War between Toronto cyclists and police heats up as civilian brings radar gun to High Park
A bizarre war between police and cyclists continues to rage at Toronto's High Park this week following several high-profile incidents involving a bike-focused speeding ticket blitz, reports of targeted harassment, and a Toronto Police Service SUV literally striking someone on a bicycle.
Local cycling advocates are furious with the cops for what they describe as "over policing" people on bikes while vulnerable pedestrians are mowed down by cars nearly every single day.
"These enforcement blitzes are an affront to everyone whose safety is regularly threatened by dangerous driving behaviour, which receives very little, if any, enforcement," said lawyer and cyclist advocate David Shellnut in a statement Thursday morning.
"Each day, we witness mayhem on the streets of Toronto: drivers parked in bike lanes, drivers distracted by cell phones, drivers making unsafe turns or running lights, rage-fueled aggressive driving, and yes, even police hitting people in bike lanes."
Anyone who's traversed Toronto on two wheels can testify to the fact that our city has some serious road rage issues, but motorists aren't alone in failing to obey the rules of the road.
Does High Park have a problem with middle-aged men in Lycra ("MAMILs") racing down hills at rates of speed dangerous to both humans and wildlife? Absolutely. A lot of trails do, in Toronto and elsewhere.
Cyclists aren't allowed to ride more than 20 km/h in High Park, but neither are drivers who are accountable to the same 20 km/h speed limit.
I know firsthand that navigating #HighPark by bike (as a pokey, walk-ride cyclist), or on foot with kids and dogs, is absolutely treacherous. Cars come FLYING around low-visibility areas with lots of trees. Cars pose a far greater danger in the park than cyclists. #VisionZero https://t.co/QxhCQsB8Du— /gen (@genna_buck) August 11, 2022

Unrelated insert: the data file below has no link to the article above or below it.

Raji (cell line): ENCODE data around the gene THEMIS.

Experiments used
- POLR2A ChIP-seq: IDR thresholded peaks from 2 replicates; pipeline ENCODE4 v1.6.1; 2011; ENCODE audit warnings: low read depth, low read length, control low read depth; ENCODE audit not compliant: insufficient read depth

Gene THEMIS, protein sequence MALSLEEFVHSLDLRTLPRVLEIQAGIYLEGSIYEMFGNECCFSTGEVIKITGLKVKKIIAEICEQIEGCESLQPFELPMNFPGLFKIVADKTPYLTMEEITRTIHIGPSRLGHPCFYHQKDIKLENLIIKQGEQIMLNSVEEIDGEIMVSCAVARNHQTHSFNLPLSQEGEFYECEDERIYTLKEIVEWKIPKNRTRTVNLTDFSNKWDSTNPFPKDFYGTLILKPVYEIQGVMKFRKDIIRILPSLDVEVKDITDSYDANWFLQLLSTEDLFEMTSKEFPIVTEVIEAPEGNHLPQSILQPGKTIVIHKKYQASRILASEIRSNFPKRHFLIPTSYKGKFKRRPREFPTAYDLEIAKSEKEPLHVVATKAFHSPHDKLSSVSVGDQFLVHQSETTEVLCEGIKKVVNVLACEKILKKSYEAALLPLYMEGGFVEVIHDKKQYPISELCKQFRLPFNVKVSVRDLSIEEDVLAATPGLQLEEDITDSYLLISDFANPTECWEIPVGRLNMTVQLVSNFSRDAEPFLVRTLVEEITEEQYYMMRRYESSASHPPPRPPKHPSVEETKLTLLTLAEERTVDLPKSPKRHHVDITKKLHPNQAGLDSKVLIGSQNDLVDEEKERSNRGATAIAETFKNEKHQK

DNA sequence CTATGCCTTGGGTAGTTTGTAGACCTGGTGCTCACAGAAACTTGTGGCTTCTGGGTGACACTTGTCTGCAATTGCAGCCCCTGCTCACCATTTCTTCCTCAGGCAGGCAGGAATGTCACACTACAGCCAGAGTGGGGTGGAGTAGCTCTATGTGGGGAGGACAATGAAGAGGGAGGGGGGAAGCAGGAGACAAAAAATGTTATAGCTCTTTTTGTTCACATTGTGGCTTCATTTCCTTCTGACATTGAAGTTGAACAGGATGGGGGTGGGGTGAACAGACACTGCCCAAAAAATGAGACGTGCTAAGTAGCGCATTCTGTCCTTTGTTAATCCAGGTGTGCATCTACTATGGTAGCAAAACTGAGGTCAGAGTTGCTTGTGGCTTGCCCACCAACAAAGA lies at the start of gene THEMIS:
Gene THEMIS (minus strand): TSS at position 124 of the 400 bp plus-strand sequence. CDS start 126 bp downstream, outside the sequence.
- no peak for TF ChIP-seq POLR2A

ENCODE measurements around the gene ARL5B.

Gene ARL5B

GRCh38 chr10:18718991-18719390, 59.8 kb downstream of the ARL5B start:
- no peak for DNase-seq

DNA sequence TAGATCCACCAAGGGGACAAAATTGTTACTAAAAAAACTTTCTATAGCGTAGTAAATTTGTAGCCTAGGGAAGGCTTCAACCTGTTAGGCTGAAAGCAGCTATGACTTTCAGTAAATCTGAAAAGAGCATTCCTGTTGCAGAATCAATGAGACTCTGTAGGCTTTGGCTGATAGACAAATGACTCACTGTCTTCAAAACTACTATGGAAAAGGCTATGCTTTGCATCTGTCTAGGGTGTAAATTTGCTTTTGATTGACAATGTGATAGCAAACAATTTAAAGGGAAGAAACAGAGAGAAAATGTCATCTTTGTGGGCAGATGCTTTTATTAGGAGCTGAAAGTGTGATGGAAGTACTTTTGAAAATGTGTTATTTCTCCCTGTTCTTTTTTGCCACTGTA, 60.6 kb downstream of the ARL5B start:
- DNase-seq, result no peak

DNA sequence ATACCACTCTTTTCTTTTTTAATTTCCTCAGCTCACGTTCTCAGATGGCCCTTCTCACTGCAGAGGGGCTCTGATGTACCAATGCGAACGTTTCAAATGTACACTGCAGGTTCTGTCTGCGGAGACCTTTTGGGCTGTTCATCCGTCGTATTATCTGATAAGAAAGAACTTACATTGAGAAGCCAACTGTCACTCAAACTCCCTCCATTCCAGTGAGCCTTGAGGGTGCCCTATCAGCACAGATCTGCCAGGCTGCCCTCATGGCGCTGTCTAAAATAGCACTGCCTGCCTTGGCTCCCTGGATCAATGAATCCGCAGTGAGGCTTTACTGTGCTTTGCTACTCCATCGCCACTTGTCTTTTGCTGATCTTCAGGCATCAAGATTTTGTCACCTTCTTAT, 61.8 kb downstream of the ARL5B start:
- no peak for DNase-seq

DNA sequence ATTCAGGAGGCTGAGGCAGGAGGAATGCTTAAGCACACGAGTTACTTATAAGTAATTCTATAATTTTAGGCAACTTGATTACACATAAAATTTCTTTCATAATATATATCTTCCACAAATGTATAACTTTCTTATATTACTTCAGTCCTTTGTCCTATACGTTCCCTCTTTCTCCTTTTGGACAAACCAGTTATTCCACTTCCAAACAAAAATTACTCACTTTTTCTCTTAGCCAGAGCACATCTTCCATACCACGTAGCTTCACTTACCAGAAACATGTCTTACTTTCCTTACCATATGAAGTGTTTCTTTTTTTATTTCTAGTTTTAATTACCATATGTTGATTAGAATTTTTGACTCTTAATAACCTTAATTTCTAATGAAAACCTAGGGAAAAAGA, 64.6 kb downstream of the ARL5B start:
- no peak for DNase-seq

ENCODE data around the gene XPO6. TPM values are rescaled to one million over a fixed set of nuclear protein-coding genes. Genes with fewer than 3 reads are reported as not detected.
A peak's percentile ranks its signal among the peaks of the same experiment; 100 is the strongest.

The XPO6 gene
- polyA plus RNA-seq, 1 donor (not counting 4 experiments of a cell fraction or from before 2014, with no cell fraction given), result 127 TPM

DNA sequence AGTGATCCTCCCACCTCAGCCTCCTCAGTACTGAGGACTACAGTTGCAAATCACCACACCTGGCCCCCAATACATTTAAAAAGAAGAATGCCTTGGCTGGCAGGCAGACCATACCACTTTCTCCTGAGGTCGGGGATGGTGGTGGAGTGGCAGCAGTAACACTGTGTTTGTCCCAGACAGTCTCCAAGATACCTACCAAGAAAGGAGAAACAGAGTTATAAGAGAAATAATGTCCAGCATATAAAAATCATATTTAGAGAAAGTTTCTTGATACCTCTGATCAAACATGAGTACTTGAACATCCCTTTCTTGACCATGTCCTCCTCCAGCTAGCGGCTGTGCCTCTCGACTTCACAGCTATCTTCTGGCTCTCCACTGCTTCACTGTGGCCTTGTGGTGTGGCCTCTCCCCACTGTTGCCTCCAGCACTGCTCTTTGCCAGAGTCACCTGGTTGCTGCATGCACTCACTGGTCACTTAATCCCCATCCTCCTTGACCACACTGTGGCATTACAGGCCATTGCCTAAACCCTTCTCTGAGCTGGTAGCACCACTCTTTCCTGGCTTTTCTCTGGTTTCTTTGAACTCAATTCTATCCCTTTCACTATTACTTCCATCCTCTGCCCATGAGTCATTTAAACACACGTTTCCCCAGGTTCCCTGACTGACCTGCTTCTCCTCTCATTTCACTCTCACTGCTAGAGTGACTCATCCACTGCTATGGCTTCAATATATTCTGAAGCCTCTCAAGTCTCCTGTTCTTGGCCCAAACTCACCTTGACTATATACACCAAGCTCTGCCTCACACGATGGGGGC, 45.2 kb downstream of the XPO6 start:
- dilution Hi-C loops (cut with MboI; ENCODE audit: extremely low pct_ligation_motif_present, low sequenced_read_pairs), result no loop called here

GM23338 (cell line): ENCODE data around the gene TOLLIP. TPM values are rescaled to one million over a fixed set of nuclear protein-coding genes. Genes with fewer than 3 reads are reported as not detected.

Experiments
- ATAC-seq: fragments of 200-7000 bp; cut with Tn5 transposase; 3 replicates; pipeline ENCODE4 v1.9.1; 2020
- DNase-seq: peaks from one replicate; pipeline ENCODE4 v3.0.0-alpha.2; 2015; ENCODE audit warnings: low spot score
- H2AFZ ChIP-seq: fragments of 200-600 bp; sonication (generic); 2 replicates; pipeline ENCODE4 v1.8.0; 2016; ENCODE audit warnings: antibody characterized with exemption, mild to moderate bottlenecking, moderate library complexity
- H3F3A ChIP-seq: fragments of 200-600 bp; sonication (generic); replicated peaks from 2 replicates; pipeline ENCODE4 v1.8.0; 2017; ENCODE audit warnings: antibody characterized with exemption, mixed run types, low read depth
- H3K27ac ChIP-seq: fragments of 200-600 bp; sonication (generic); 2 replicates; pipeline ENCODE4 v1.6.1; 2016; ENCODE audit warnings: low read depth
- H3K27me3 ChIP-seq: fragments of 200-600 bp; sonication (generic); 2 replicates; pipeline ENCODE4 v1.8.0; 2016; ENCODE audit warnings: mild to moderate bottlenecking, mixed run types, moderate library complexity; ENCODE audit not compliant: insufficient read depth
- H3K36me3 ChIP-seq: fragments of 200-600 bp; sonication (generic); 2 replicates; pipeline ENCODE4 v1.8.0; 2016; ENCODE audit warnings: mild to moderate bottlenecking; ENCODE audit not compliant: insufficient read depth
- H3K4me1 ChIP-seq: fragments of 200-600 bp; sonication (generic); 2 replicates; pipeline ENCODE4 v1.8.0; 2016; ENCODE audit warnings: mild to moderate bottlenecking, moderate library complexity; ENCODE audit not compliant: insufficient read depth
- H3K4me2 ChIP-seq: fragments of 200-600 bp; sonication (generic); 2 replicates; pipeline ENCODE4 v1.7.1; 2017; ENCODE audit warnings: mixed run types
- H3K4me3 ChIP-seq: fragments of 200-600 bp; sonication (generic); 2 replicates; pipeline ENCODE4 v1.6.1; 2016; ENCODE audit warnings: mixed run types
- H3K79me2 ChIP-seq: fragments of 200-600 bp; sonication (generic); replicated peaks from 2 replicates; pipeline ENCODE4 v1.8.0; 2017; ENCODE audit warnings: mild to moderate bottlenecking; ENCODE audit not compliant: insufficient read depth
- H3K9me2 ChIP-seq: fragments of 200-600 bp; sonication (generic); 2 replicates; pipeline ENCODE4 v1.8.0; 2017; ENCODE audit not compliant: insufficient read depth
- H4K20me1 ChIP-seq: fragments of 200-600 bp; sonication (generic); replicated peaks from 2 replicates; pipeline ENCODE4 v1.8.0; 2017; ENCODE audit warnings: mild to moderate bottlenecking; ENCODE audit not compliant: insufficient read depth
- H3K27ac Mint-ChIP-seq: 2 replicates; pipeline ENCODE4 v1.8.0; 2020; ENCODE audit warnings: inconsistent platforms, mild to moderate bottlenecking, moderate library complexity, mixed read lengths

The Toronto Police Service maintains that it is "not engaged in an enforcement blitz specifically targeting cyclists," writing in a news release that "where officers see cycling behaviour that risks public safety, they have the discretion to lay charges and have done so, when necessary."
The local cycling community isn't buying it, however, and they're getting creative when it comes to demonstrating their side of things.
James McLeod visited the large urban park on Wednesday evening with a speed radar gun to show just unfair it seems for police to be focusing on speeding cyclists, as opposed to drivers in High Park.
What he captured was pretty damning (for drivers) and has further served to incite bike riders against the police.
Ticketing cyclists while parked in the bike lane is a masterclass in trolling. https://t.co/5eowK9b55l— Tom Flood (@tomflood1) August 11, 2022
Among the dozens of photos McLeod shared, several radar readings caught cars going well over twice the speed limit.
"Literally the first car was going double the speed limit," he wrote on Twitter, tagging Toronto Mayor John Tory. "Where are the police?"
"Another car going double the speed limit in High Park," he wrote in another Tweet, tagging Toronto Police to as "u up?" and Tory to as "is this ok?"